To determine quality, Ross and Wenzel used quantifiable parameters such as new car price, used car price, Consumer Reports safety ratings, and country of origin. "It is extremely difficult to determine the inherent safety of a vehicle type or model because it is too hard to separate the contribution of driver characteristics and behavior from the contribution of vehicle design. We can say, however, that quality is a much better predictor of safety than weight," Ross said.
"It turns out that relatively inexpensive light cars do tend to be unsafe, but more expensive light cars are much safer, and are as safe as heavier cars and SUV models. In any event, the argument that lowering the weight of cars to achieve high fuel economy has resulted in excess deaths is unfounded. If designers pay careful attention to safety in vehicle design, smaller cars can be, and indeed have been, made as safe as larger ones," Ross said.
Judy Steeh | EurekAlert
Tool helps cities to plan electric bus routes, and calculate the benefits
09.01.2017 | International Institute for Applied Systems Analysis (IIASA)
Realistic training for extreme flight conditions
28.12.2016 | Technical University of Munich (TUM)
In the field of nanoscience, an international team of physicists with participants from Konstanz has achieved a breakthrough in understanding heat transport
Cells need to repair damaged DNA in our genes to prevent the development of cancer and other diseases. Our cells therefore activate and send “repair-proteins”...
The Fraunhofer IWS Dresden and Technische Universität Dresden inaugurated their jointly operated Center for Additive Manufacturing Dresden (AMCD) with a festive ceremony on February 7, 2017. Scientists from various disciplines perform research on materials, additive manufacturing processes and innovative technologies, which build up components in a layer by layer process. This technology opens up new horizons for component design and combinations of functions. For example during fabrication, electrical conductors and sensors are already able to be additively manufactured into components. They provide information about stress conditions of a product during operation.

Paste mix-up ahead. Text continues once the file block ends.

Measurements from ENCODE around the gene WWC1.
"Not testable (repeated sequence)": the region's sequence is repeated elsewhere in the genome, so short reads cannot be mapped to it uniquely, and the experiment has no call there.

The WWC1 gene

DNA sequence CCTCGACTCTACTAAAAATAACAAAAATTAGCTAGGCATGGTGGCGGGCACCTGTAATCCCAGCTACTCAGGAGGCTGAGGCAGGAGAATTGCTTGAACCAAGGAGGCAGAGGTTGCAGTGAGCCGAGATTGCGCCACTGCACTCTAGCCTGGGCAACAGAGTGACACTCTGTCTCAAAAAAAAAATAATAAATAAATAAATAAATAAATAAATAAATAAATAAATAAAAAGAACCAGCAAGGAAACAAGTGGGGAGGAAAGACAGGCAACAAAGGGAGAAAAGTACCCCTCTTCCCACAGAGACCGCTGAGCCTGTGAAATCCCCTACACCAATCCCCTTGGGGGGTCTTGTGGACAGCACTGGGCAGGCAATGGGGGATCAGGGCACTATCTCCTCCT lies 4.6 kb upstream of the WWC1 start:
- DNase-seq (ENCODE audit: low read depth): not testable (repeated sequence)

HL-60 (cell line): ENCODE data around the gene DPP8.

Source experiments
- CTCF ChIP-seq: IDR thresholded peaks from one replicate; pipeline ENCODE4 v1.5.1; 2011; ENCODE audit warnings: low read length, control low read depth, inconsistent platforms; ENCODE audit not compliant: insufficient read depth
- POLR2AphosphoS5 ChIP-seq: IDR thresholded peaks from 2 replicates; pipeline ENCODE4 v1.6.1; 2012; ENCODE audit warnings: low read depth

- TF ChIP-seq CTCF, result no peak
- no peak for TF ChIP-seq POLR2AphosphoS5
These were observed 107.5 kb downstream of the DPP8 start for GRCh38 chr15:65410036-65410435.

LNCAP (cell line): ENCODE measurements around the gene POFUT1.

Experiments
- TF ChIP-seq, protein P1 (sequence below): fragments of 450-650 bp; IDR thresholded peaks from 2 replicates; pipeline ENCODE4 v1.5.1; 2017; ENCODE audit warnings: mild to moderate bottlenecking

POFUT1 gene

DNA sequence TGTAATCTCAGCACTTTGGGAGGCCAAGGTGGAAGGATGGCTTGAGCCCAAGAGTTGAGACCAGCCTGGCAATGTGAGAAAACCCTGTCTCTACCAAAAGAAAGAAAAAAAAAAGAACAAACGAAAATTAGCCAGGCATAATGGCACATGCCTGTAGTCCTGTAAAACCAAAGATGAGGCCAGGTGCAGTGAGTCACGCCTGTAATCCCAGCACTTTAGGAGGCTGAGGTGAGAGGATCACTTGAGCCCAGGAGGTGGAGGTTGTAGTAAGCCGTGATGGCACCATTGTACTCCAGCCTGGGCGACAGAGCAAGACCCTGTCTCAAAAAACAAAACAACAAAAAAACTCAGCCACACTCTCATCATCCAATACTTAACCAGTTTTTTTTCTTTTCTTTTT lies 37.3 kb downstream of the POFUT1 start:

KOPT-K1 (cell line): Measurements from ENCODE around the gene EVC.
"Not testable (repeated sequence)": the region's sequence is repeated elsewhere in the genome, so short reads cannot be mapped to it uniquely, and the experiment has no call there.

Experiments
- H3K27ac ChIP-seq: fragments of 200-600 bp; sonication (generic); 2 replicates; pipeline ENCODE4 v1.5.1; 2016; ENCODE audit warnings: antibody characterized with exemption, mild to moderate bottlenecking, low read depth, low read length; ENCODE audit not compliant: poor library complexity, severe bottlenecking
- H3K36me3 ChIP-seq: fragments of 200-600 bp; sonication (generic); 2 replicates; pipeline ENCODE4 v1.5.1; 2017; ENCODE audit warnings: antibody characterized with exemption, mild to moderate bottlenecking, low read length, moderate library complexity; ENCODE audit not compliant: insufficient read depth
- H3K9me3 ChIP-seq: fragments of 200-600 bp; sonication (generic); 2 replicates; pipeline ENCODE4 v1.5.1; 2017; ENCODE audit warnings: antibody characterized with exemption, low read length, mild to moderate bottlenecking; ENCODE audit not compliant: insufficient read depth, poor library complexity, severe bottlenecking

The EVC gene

The 3D-printing technology, or additive manufacturing as it is often called, has long made the step out of scientific research laboratories into industrial...
Nature does amazing things with limited design materials. Grass, for example, can support its own weight, resist strong wind loads, and recover after being...
Nanometer-scale magnetic perforated grids could create new possibilities for computing. Together with international colleagues, scientists from the Helmholtz Zentrum Dresden-Rossendorf (HZDR) have shown how a cobalt grid can be reliably programmed at room temperature. In addition they discovered that for every hole ("antidot") three magnetic states can be configured. The results have been published in the journal "Scientific Reports".
Physicist Dr. Rantej Bali from the HZDR, together with scientists from Singapore and Australia, designed a special grid structure in a thin layer of cobalt in...
13.02.2017 | Event News
10.02.2017 | Event News
09.02.2017 | Event News
20.02.2017 | Materials Sciences
20.02.2017 | Health and Medicine
20.02.2017 | Health and Medicine